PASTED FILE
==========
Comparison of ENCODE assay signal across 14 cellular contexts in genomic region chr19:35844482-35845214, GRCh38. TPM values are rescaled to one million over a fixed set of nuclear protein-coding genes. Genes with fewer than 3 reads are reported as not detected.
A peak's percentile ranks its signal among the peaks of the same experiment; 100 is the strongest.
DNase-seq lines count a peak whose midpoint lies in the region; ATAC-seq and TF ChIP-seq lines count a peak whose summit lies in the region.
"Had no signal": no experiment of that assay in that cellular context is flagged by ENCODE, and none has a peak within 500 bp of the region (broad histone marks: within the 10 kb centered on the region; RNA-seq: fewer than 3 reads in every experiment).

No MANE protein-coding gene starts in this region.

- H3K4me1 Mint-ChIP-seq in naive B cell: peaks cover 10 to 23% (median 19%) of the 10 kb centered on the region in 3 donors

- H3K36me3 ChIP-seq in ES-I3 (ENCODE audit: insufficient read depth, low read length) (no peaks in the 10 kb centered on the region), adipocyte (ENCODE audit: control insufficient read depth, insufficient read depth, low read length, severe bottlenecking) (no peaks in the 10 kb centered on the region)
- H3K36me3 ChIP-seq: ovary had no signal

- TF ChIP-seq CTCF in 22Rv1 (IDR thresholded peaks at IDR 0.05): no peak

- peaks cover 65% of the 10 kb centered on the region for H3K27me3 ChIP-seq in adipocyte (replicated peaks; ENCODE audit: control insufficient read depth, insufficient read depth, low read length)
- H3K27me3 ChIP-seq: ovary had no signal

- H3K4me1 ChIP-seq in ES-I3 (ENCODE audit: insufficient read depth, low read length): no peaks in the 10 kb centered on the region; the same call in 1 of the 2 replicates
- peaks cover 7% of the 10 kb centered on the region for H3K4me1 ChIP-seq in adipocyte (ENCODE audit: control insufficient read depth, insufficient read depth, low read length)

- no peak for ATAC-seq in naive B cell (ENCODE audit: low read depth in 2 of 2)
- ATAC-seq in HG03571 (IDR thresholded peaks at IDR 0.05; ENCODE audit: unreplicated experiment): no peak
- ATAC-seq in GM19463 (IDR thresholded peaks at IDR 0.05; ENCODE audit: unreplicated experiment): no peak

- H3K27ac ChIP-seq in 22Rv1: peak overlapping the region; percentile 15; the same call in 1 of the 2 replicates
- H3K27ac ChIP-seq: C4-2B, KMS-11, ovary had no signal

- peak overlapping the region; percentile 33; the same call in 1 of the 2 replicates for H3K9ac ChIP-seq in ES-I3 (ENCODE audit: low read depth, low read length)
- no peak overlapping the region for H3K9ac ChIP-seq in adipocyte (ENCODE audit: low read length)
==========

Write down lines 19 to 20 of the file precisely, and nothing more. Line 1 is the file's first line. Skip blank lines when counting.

- peak overlapping the region; percentile 33; the same call in 1 of the 2 replicates for H3K9ac ChIP-seq in ES-I3 (ENCODE audit: low read depth, low read length)
- no peak overlapping the region for H3K9ac ChIP-seq in adipocyte (ENCODE audit: low read length)